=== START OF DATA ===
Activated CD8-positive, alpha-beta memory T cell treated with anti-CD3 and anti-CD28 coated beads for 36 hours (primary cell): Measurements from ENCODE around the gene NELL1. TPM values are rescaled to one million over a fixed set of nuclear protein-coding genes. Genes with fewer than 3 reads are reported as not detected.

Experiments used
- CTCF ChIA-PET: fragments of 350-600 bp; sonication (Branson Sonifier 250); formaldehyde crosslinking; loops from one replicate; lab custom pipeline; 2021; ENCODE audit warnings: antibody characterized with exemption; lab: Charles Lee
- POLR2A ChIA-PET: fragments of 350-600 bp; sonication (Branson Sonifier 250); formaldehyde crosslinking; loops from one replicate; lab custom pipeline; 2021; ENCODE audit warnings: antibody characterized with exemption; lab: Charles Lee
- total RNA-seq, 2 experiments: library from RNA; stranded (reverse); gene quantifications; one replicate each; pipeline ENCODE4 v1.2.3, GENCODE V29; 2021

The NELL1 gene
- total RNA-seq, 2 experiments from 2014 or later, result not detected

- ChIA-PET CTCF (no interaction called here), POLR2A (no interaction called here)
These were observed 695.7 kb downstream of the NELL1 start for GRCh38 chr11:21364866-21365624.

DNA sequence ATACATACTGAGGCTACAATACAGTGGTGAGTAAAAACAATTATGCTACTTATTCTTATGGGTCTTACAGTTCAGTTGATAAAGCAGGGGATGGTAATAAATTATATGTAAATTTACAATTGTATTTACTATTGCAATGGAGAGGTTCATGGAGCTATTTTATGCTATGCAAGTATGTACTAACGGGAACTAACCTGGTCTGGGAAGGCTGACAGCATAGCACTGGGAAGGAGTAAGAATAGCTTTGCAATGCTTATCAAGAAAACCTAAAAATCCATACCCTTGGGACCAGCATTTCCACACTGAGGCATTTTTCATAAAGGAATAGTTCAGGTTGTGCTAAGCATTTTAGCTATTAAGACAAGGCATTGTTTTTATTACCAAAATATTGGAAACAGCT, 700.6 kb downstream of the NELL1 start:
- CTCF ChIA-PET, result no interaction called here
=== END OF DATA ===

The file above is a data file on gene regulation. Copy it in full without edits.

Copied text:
Activated CD8-positive, alpha-beta memory T cell treated with anti-CD3 and anti-CD28 coated beads for 36 hours (primary cell): Measurements from ENCODE around the gene NELL1. TPM values are rescaled to one million over a fixed set of nuclear protein-coding genes. Genes with fewer than 3 reads are reported as not detected.

Experiments used
- CTCF ChIA-PET: fragments of 350-600 bp; sonication (Branson Sonifier 250); formaldehyde crosslinking; loops from one replicate; lab custom pipeline; 2021; ENCODE audit warnings: antibody characterized with exemption; lab: Charles Lee
- POLR2A ChIA-PET: fragments of 350-600 bp; sonication (Branson Sonifier 250); formaldehyde crosslinking; loops from one replicate; lab custom pipeline; 2021; ENCODE audit warnings: antibody characterized with exemption; lab: Charles Lee
- total RNA-seq, 2 experiments: library from RNA; stranded (reverse); gene quantifications; one replicate each; pipeline ENCODE4 v1.2.3, GENCODE V29; 2021

The NELL1 gene
- total RNA-seq, 2 experiments from 2014 or later, result not detected

- ChIA-PET CTCF (no interaction called here), POLR2A (no interaction called here)
These were observed 695.7 kb downstream of the NELL1 start for GRCh38 chr11:21364866-21365624.

DNA sequence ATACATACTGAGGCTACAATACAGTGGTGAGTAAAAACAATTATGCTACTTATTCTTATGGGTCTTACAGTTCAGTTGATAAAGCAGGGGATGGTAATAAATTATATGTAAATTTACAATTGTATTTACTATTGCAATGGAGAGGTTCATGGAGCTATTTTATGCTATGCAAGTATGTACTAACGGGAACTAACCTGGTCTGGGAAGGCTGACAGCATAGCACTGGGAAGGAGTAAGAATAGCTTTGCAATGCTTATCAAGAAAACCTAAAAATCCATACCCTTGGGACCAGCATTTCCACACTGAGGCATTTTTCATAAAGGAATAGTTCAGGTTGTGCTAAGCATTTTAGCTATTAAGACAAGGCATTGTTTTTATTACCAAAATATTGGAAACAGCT, 700.6 kb downstream of the NELL1 start:
- CTCF ChIA-PET, result no interaction called here